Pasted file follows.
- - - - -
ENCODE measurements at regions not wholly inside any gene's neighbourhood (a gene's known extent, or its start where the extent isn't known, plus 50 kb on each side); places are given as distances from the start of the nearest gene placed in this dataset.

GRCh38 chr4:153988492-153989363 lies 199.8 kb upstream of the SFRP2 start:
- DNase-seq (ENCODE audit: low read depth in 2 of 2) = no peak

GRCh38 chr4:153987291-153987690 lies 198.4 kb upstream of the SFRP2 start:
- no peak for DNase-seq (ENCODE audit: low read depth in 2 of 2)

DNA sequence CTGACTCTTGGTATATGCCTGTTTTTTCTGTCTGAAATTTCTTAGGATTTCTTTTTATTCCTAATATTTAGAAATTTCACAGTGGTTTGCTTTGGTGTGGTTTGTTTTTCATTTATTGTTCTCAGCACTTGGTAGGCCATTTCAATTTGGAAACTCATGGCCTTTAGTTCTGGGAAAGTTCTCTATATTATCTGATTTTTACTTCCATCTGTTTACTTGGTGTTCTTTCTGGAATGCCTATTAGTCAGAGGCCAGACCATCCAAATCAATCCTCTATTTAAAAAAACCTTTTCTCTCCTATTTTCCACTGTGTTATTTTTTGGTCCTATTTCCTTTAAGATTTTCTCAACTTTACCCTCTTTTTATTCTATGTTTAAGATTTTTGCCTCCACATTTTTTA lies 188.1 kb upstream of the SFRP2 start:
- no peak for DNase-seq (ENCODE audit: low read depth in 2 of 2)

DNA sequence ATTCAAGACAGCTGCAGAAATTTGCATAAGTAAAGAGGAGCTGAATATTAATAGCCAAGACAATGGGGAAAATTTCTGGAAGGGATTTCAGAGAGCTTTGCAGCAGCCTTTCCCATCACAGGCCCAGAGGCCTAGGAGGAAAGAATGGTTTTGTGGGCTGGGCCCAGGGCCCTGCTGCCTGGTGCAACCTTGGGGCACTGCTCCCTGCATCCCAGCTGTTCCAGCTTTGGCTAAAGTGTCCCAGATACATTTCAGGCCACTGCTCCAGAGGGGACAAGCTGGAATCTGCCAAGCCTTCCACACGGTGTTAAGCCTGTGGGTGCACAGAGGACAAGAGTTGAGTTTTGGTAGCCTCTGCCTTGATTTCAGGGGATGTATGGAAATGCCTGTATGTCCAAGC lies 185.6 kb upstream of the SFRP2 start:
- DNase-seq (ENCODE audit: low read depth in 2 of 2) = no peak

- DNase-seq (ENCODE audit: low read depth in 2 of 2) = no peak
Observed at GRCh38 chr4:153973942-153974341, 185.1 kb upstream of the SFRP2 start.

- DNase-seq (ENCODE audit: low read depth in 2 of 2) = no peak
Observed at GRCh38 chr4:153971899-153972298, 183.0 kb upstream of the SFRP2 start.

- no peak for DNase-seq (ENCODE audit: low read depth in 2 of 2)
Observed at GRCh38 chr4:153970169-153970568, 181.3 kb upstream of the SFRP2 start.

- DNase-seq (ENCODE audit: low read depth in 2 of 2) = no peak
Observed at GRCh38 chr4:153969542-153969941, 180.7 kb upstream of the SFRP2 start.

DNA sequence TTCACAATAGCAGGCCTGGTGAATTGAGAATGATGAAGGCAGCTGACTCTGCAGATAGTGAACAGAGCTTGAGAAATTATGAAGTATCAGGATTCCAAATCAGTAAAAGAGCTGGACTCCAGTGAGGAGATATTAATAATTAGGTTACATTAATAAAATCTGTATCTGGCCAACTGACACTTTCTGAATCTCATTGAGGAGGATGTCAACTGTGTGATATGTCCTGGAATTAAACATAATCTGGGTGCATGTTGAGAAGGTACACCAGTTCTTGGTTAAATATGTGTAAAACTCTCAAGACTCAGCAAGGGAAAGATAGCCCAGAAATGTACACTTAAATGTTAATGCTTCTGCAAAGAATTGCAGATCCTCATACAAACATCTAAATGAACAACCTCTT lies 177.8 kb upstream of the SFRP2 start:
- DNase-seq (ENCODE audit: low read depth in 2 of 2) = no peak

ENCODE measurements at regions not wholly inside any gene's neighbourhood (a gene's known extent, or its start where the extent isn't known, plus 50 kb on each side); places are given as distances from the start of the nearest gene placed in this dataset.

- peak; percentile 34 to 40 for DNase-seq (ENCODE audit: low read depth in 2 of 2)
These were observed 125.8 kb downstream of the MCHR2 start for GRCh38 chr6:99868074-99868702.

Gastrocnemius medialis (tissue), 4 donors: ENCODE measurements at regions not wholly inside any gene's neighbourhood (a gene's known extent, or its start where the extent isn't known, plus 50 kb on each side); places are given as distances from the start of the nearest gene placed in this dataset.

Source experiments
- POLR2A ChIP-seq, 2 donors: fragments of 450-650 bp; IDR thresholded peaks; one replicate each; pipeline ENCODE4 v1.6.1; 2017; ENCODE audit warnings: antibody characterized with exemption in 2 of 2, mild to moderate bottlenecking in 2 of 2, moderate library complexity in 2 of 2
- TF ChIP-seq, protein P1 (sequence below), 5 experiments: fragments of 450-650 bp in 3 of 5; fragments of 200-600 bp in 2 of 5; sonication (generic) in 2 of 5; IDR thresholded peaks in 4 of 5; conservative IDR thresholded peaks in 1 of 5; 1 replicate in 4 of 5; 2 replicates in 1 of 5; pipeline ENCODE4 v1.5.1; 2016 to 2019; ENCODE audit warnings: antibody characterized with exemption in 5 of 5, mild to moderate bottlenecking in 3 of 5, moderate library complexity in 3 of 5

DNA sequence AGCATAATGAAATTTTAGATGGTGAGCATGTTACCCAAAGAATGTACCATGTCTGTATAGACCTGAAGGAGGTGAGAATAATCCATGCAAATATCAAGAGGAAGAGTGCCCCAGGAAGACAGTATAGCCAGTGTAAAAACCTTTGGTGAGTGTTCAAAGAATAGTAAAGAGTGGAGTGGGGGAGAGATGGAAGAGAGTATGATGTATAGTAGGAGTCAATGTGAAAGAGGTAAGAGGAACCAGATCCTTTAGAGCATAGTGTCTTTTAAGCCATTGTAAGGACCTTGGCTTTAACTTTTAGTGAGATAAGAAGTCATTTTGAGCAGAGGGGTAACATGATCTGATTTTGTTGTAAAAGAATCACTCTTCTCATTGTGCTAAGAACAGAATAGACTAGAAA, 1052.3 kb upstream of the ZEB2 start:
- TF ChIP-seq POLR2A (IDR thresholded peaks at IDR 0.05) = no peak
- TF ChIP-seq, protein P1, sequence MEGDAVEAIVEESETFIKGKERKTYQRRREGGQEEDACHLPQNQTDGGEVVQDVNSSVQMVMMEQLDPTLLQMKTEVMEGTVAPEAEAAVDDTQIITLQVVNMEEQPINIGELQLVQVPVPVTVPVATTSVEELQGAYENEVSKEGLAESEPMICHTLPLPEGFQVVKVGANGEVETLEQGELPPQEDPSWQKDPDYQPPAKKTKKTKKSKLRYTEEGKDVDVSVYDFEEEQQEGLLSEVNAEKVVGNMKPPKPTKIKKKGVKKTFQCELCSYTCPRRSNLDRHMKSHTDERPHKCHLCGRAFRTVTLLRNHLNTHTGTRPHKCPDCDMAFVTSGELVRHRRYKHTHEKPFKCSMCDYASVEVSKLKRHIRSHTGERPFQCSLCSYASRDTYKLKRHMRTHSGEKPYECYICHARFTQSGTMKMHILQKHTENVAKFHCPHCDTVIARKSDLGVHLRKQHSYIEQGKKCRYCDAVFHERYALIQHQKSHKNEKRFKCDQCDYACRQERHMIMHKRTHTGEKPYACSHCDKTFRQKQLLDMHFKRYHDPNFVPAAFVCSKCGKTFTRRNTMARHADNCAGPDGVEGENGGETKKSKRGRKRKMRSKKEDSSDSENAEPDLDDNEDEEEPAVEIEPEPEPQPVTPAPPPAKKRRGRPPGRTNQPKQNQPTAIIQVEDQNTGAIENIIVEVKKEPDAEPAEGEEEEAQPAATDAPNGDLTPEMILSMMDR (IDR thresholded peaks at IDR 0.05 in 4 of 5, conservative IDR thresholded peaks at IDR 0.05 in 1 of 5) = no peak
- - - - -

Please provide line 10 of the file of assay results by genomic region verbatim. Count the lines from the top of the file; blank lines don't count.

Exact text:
- DNase-seq (ENCODE audit: low read depth in 2 of 2) = no peak